The Impact of the Global Financial Crisis on Australian Workers

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1 The Impact of the Global Financial Crisis on Australian Workers Research report prepared for the Australian Workers Union (AWU) January 2009 Andrew Casey AWU National Communications Co-ordinator Mob: Off:

2 Contents 1. Introduction 2. Executive summary 3. Level of concern and personal experiences in the current economic crisis 4. Key impacts on working Australians 5. Attitudes towards key groups for addressing the current economic crisis 6. Expectations for action from the main stakeholder groups 7. Appendix Respondent profiles 2

3 Introduction 3

4 Introduction This report presents the results of a survey among Australia s workers to determine their perceptions, experiences and expectations resulting from the global financial crisis and its effects on the local economy. The survey was undertaken online and conducted between 15 th -19 th January The overall sample size was 1016, segmented and weighted to be nationally representative of Australia s working population by gender, age, location and family status (i.e. single/co-habiting, with kids/without kids). The accuracy of the results at an overall level (n = 1016) is +/-3.1% at the 95% confidence interval. This means, for example, that if the survey returns a result of 50%, there will be a 95% chance that the actual result will be between 46.9% and 53.1%. The following table illustrates the key segments used to analyse the data in this report: Segment Total Sample % of Total All respondents Working families Blue collar workers Inner metropolitan residents Outer metropolitan residents Regional/rural residents Union members Note: All percentage figures in this report are rounded. Accordingly, totals may not add up to 100%. 4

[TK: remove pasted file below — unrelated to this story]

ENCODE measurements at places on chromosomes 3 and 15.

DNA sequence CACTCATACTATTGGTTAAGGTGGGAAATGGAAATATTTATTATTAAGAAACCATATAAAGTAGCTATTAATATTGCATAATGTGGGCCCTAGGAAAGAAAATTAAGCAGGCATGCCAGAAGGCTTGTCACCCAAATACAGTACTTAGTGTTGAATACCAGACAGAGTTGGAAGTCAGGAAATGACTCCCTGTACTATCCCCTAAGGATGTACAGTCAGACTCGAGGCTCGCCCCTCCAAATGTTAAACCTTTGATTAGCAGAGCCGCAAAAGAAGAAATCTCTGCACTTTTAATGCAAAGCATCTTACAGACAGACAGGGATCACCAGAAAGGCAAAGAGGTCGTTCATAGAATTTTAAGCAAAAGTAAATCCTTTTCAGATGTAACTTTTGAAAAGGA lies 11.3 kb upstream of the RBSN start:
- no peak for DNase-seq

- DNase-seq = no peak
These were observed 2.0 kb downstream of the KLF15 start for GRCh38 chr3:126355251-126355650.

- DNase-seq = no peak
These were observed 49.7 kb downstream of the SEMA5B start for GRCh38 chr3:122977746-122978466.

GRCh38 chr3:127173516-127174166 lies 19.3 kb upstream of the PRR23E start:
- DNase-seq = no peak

5 Executive Summary 5

6 Key Findings Overview Working Australian s are concerned about the state of the economy and are preparing for the worst by battening down the hatches. Although most people have yet to see any material affects on their own personal lives, resulting from the global financial crisis and looming recession, the majority also expect it s going to get worse before it gets better. Casual and part-time workers are the groups experiencing the greatest levels of material impact on working lives so far, including both reduced working hours and job loss. These affects from the growing economic downturn are leading to higher stress levels and greater caution towards careers and discretionary spending. Almost all working Australians expect to curb their spending levels on a range of products and services, including not only holidays and major purchases but also everyday household expenses. If such spending is reduced significantly enough, across such a widespread area of economic activity, this trend towards a freezing of consumer activity will only accelerate the current crisis, and such cautionary behaviour in the face of a potential recession may unfortunately prove self-fulfilling. Restoring consumer confidence including restoring stability in financial systems and maintaining high levels of job security clearly requires urgent consideration and working Australian s are looking for sound responses from not only Federal and State Governments but also employers and unions alike. However, the Federal Government is seen as pivotal. The following pages highlight the key findings from this survey. 6